Say Her Name: The Life & Death of Sandra Bland screened at Coolidge Corner Theatre

From left to right, Kate Davis, David Heilbroner, and Dr. Raul Fernandez open the discussion about the film to the audience. Photo by Cheyenne Darcy Amaya / BU News Service

By Cheyenne Darcy Amaya
BU News Service

BROOKLINE — The death of Sandra Bland led to many speculations and questions that remained unanswered after her passing.

Coolidge Corner Theatre presented the film “Say Her Name: The Life & Death of Sandra Bland” on Nov. 18, as part of their Wide Lens series. There were 329 attendees at the screening, including the two directors of the film and sisters of the Zeta Nu Sigma Chapter of Sigma Gamma Rho Sorority Inc.

Sandra Bland was a sister of The Divine Delta Alpha Chapter of Sigma Gamma Rho Sorority, Incorporated at Prairie View A&M University.

On July 10, 2015, Sandra Bland was pulled over in Prairie View, Texas, by state trooper Brian Encinia for a traffic violation. Dashcam footage showed Encinia forcing Bland to get out of her vehicle. A few seconds later, out of the dashcam view, Bland is heard screaming: “You are about to break my wrist.”

She was arrested and taken to Waller County Jail, where she spent three nights. Police found her dead in her cell on July 13, 2015. The Harris County Medical Examiner Office ruled her death a suicide and said she used a plastic trash bag to hang herself.

Film directors David Heilbroner and Kate Davis began working with Bland’s family 10 days after her death. In the film, her family spoke about Bland’s death ruling and their belief that she did not kill herself.

“I don’t believe Sandy shut her mouth when she got to that jail. I believe she let them know ‘I’ll see you guys in court’ and I believe they silenced her,” said Bland’s mother, Geneva Reed-Veal.

Sandra Bland, 28, was an activist who sought to “unite not incite” blacks and whites. She spoke about this in one of her Youtube videos, known as “Sandy Speaks.” She routinely started her videos off by saying: “Hello, my beautiful kings and queens.”

“Sandy Speaks videos inspired us,” said director David Heilbroner. “They set the bar for the quality of the level of dialogue we wanted the film to inspire. We’re in a very polarized state in the country now and Sandy was all about crossing that racial divide.”

Directors Kate Davis and David Heilbroner with the Zeta Nu Sigma Chapter of Sigma Gamma Rho Sorority, Incorporated on Nov. 18, inside the Coolidge Corner Theatre in Boston. Photo by Cheyenne Darcy Amaya / BU News Service

Although the film was dark, Heilbroner highlighted moments that showed Bland’s bright personality. He recalls her saying “baby, under that edge-up you got naps” in one of her videos and audience members laughed.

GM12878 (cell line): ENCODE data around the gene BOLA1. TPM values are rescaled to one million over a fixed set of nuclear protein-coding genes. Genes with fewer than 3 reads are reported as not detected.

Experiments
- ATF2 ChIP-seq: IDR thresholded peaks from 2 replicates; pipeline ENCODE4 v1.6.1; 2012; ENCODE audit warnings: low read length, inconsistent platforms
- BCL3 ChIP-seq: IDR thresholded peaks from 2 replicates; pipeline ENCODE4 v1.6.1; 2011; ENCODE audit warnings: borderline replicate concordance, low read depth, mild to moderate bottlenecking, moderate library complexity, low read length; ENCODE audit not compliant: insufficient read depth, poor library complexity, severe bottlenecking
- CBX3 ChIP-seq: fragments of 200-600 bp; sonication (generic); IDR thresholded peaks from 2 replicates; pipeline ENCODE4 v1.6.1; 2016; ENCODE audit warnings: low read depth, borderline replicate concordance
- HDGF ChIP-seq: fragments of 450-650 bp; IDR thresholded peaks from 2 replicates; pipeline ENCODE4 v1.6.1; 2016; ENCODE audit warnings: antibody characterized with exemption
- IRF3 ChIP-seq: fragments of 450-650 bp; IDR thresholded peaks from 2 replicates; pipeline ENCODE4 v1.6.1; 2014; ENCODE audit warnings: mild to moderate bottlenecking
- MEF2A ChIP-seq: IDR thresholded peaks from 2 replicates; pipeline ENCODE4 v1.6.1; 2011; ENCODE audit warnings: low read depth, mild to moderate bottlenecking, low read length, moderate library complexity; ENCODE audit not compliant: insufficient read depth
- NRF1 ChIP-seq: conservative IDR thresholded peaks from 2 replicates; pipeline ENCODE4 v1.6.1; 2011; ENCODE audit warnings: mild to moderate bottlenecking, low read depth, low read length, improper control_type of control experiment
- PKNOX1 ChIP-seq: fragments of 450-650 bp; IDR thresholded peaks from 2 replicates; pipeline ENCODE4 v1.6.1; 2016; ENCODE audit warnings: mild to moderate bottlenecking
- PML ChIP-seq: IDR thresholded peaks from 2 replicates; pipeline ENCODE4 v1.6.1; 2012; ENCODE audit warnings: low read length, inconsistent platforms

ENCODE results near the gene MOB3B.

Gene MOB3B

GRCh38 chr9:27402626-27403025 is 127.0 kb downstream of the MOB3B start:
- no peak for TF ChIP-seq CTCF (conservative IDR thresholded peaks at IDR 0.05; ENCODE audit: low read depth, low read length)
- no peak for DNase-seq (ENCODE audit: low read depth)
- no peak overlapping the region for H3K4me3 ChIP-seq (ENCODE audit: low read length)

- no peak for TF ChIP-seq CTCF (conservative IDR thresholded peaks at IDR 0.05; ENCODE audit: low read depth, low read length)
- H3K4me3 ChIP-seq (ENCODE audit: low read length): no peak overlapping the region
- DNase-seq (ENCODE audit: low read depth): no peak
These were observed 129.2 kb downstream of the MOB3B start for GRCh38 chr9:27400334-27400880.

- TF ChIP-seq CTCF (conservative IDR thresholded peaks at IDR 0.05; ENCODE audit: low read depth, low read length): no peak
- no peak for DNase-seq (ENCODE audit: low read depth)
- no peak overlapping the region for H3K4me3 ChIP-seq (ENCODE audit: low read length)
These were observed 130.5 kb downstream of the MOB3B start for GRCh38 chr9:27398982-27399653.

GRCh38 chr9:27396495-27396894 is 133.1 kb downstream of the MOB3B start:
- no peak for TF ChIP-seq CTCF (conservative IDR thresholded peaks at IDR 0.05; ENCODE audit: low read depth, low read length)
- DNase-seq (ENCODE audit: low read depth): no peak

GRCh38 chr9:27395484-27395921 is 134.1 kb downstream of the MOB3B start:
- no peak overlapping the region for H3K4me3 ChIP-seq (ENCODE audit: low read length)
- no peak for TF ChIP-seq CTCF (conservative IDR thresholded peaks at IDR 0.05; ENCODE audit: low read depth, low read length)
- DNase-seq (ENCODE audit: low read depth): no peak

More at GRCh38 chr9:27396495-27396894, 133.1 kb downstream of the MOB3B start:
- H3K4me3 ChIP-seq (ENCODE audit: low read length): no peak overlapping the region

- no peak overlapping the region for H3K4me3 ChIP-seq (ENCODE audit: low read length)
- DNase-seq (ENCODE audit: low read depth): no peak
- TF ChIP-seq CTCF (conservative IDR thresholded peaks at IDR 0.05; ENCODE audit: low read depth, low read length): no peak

“Here’s a film where a woman dies in custody, but it gives you some relief from the tragedy that she had this brightness and humor. For me it was so important for me to include that artistically in the film,” Heilbroner said.

The film centers on Sandra Bland’s grieving family, but it also shows the workers from Waller County Jail and their perspectives. They believed that Bland had committed suicide and that it could have been because of her fear of losing her new job, a miscarriage, depression and marijuana that was later found in her system.

Davis noted that it was important to hear what the staff at Waller County Jail thought and that in the end, they are the ones who have to hold themselves accountable.

“We have to get law enforcement to see where are the mistakes and what are the roots of those mistakes and where does racism potentially lie,” said Davis.

As she was leaving the cinema, Alexis Briggs, 23, a graduate student at Boston College said: “I liked the movie, I thought that it gave a very neutral view of things.”

Director Heilbroner addressed how Bland’s family experienced tremendous grief and that it will be clear when people see the film, to be released on HBO on Dec. 3.

“As painful as it is to watch someone else go through it, you have to remind yourself [that] they are so strong compared to what you are,” he said. “Sandy’s family was an incredible group of resilient, self-empowered women.”

Soror Zina Hodge, 29, a sorority sister of the Zeta Nu Sigma Chapter of Sigma Gamma Rho Sorority Incorporated, said: “I think that the film humanized her. It definitely told her family’s story as well as her story and all that happened after her death.”

She added that Sandra Bland’s mother and pastor joined the sorority after her death and have since been heavily involved in it.

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